In this study, a distributed biosphere hydrological model with three-layer energy-balance snow physics [an improved version of the Water and Energy Budget–based Distributed Hydrological Model (WEB-DHM-S)] is applied to the Dudhkoshi region of the eastern Nepal Himalayas to estimate the spatial distribution of snow cover. Simulations are performed at hourly time steps and 1-km spatial resolution for the 2002/03 snow season during the Coordinated Enhanced Observing Period (CEOP) third Enhanced Observing Period (EOP-3). Point evaluations (snow depth and upward short- and longwave radiation) at Pyramid (a station of the CEOP Himalayan reference site) confirm the vertical-process representations of WEB-DHM-S in this region. The simulated spatial distribution of snow cover is evaluated with the Moderate Resolution Imaging Spectroradiometer (MODIS) 8-day maximum snow-cover extent (MOD10A2), demonstrating the model’s capability to accurately capture the spatiotemporal variations in snow cover across the study area. The qualitative pixel-to-pixel comparisons for the snow-free and snow-covered grids reveal that the simulations agree well with the MODIS data to an accuracy of 90%. Simulated nighttime land surface temperatures (LST) are comparable to the MODIS LST (MOD11A2) with mean absolute error of 2.42°C and mean relative error of 0.77°C during the study period. The effects of uncertainty in air temperature lapse rate, initial snow depth, and snow albedo on the snow-cover area (SCA) and LST simulations are determined through sensitivity runs. In addition, it is found that ignoring the spatial variability of remotely sensed cloud coverage greatly increases bias in the LST and SCA simulations. To the authors’ knowledge, this work is the first to adopt a distributed hydrological model with a physically based multilayer snow module to estimate the spatial distribution of snow cover in the Himalayan region.

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Janet Hardy
,
Robert Davis
,
Yeohoon Koh
,
Don Cline
,
Kelly Elder
,
Richard Armstrong
,
Hans-Peter Marshall
,
Thomas Painter
,
Gilles Castres Saint-Martin
,
Roger DeRoo
,
Kamal Sarabandi
,
Tobias Graf
,
Toshio Koike
, and
Kyle McDonald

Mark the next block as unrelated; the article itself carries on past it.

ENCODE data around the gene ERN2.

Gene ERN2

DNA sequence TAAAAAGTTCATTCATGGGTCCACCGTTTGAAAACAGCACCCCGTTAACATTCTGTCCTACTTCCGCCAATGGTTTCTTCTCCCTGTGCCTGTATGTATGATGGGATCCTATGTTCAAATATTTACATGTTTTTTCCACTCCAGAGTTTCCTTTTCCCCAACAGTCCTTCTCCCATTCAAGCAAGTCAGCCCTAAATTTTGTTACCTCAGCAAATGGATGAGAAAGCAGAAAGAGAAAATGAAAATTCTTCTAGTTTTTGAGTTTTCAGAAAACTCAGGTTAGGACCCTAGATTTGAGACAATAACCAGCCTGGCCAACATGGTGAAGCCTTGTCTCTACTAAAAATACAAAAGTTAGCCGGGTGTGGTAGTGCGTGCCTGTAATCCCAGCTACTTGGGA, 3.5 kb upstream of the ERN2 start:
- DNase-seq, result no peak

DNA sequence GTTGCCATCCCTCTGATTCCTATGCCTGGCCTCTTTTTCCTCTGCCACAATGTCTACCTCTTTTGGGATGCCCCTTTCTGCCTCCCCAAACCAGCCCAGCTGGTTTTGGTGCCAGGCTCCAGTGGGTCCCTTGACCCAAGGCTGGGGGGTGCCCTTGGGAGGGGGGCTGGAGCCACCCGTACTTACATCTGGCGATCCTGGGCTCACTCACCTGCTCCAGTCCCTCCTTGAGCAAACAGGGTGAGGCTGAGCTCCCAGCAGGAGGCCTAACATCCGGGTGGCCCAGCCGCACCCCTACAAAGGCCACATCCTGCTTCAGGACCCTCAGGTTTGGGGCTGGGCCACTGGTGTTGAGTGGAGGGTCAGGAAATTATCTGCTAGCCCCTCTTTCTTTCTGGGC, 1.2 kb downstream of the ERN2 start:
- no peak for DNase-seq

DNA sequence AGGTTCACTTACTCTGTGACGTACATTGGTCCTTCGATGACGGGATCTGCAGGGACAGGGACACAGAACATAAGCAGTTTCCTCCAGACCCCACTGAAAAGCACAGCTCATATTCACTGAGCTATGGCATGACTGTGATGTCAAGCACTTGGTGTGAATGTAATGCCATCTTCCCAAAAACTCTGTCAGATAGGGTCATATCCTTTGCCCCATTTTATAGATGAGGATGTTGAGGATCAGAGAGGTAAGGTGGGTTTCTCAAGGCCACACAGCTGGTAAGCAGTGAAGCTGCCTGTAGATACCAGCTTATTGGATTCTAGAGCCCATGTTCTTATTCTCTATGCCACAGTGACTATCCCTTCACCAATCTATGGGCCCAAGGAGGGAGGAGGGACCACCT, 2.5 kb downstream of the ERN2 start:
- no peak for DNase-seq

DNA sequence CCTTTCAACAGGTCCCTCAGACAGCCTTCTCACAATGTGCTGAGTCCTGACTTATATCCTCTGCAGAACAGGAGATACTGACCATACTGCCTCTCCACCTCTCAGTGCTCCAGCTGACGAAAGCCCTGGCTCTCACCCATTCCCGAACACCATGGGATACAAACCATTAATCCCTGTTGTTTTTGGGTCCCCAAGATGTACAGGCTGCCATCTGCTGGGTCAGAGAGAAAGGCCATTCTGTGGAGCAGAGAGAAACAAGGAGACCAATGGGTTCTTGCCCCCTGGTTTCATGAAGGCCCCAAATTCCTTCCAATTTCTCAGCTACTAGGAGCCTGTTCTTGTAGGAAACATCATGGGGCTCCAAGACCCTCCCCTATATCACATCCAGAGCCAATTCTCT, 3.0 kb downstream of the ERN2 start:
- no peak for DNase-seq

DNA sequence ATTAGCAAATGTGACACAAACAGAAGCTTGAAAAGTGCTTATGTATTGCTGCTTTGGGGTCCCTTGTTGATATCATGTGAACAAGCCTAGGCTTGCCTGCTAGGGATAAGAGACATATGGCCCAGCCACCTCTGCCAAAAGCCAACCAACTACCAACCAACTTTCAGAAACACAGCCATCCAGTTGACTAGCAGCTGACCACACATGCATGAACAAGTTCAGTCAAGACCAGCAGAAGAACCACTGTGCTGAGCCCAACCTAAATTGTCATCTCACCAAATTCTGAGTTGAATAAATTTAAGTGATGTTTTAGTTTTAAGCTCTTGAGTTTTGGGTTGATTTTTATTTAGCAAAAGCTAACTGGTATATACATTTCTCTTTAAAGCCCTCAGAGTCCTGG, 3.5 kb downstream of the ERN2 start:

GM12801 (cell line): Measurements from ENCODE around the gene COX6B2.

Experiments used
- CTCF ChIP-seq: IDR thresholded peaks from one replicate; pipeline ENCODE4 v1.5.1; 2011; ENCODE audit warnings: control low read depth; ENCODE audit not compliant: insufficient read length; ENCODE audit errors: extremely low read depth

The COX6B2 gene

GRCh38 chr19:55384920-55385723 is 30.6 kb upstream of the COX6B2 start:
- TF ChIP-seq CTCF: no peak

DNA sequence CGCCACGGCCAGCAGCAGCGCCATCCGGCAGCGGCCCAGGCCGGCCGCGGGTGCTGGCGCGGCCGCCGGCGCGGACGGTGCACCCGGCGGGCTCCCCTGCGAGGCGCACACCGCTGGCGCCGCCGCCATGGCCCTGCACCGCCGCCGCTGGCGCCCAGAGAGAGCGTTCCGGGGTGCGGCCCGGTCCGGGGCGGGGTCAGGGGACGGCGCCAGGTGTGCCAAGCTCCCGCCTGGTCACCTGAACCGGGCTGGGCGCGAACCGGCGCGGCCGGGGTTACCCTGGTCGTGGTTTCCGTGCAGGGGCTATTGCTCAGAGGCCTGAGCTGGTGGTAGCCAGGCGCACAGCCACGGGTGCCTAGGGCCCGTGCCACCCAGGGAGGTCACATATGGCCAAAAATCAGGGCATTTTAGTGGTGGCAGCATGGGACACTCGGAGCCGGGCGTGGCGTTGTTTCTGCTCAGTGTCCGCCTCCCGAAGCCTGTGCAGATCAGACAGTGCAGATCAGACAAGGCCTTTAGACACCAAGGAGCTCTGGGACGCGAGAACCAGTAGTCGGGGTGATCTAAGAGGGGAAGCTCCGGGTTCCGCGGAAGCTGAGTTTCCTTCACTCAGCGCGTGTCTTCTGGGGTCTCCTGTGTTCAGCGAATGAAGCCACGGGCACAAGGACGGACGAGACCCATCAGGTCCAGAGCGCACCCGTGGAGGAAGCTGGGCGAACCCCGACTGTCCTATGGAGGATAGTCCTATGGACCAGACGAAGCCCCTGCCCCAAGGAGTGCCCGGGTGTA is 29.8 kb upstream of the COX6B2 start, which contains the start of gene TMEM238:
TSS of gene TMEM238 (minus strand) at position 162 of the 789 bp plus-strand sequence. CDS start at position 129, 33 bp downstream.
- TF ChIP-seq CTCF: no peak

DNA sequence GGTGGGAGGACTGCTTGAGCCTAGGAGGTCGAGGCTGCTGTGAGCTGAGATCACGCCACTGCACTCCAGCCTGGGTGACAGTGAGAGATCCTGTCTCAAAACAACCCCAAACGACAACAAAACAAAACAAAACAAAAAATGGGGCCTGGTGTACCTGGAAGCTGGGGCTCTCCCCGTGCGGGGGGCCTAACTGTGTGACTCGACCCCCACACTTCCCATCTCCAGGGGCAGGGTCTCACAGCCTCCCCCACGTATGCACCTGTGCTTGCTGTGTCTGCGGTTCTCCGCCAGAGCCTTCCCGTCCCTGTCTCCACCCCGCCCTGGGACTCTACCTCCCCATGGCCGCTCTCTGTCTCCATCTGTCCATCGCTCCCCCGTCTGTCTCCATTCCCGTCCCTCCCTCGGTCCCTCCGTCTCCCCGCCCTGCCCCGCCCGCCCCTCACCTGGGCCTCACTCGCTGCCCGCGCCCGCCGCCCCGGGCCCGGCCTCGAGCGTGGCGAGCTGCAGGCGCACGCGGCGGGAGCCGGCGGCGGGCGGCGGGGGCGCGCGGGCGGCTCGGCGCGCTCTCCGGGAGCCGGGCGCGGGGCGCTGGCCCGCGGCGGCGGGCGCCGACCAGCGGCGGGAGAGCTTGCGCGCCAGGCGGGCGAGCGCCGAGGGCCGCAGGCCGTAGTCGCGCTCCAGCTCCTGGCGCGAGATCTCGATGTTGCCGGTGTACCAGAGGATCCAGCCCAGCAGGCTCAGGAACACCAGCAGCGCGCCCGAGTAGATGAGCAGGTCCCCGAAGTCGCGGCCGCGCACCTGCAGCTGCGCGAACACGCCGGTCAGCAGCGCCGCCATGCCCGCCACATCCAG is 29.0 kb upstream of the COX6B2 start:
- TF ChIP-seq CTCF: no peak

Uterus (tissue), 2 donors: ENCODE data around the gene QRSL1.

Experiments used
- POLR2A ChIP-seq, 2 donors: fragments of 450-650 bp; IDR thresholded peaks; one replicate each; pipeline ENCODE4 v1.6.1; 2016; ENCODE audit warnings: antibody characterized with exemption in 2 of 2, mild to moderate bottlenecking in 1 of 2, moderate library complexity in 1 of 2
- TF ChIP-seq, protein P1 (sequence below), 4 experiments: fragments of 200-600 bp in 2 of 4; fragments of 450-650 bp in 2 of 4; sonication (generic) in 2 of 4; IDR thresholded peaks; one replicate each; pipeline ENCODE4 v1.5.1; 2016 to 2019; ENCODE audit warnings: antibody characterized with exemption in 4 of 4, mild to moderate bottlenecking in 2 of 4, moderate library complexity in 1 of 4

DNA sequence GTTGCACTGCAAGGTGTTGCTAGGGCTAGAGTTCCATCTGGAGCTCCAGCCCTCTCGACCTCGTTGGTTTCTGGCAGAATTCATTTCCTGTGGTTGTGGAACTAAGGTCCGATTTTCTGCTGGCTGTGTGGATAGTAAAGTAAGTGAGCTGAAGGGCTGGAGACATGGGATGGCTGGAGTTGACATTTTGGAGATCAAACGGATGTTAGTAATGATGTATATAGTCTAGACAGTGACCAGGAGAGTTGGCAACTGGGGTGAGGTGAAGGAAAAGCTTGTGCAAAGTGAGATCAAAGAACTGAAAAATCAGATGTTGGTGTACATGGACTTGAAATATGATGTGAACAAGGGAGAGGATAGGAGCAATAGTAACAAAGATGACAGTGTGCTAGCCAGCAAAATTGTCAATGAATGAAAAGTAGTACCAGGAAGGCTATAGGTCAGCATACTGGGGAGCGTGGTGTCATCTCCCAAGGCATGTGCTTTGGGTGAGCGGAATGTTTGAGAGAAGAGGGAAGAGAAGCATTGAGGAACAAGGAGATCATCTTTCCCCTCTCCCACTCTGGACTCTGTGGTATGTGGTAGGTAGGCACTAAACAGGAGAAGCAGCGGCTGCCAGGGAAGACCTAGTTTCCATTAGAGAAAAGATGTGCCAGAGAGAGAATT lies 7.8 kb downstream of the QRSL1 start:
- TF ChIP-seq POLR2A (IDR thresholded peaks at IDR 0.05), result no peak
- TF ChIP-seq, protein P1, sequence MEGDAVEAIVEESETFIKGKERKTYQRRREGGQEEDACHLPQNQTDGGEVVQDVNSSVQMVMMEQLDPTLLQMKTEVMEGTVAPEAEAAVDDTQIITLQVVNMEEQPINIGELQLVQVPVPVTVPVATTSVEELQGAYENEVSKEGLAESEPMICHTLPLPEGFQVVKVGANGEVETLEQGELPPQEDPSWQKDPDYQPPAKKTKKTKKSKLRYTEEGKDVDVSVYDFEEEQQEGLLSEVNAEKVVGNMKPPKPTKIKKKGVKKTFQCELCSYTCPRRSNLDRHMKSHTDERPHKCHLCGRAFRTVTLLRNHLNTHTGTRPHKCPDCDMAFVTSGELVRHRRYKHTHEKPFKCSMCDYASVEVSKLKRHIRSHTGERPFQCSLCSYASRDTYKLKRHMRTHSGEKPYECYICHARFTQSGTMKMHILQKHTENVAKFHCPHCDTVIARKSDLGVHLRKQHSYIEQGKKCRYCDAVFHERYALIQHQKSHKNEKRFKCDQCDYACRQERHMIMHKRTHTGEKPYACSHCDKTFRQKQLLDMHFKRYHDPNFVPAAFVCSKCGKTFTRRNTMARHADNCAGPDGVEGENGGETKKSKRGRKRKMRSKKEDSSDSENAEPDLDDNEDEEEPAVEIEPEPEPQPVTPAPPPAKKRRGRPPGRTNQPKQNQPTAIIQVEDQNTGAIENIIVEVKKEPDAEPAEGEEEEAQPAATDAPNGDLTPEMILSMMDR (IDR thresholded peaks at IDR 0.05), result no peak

Abstract

The local scale observation site (LSOS) is the smallest study site (0.8 ha) of the 2002/03 Cold Land Processes Experiment (CLPX) and is located within the Fraser mesocell study area. It was the most intensively measured site of the CLPX, and measurements here had the greatest temporal component of all CLPX sites. Measurements made at the LSOS were designed to produce a comprehensive assessment of the snow, soil, and vegetation characteristics viewed by the ground-based remote sensing instruments. The objective of the ground-based microwave remote sensing was to collect time series of active and passive microwave spectral signatures over snow, soil, and forest, which is coincident with the intensive physical characterization of these features. Ground-based remote sensing instruments included frequency modulated continuous wave (FMCW) radars operating over multiple microwave bandwidths; the Ground-Based Microwave Radiometer (GBMR-7) operating at channels 18.7, 23.8, 36.5, and 89 GHz; and in 2003, an L-, C-, X- and Ku-band scatterometer radar system. Snow and soil measurements included standard snow physical properties, snow wetness, snow depth transects, and soil moisture. The stem and canopy temperature and xylem sap flux of several trees were monitored continuously. Five micrometeorological towers monitored ambient conditions and provided forcing datasets for 1D snow and soil models. Arrays of pyranometers (0.3–3 μm) and a scanning thermal radiometer (8–12 μm) characterized the variability of radiative receipt in the forests. A field spectroradiometer measured the hyperspectral hemispherical-directional reflectance of the snow surface. These measurements, together with the ground-based remote sensing, provide the framework for evaluating and improving microwave radiative transfer models and coupling them to land surface models. The dataset is archived at the National Snow and Ice Data Center (NSIDC) in Boulder, Colorado.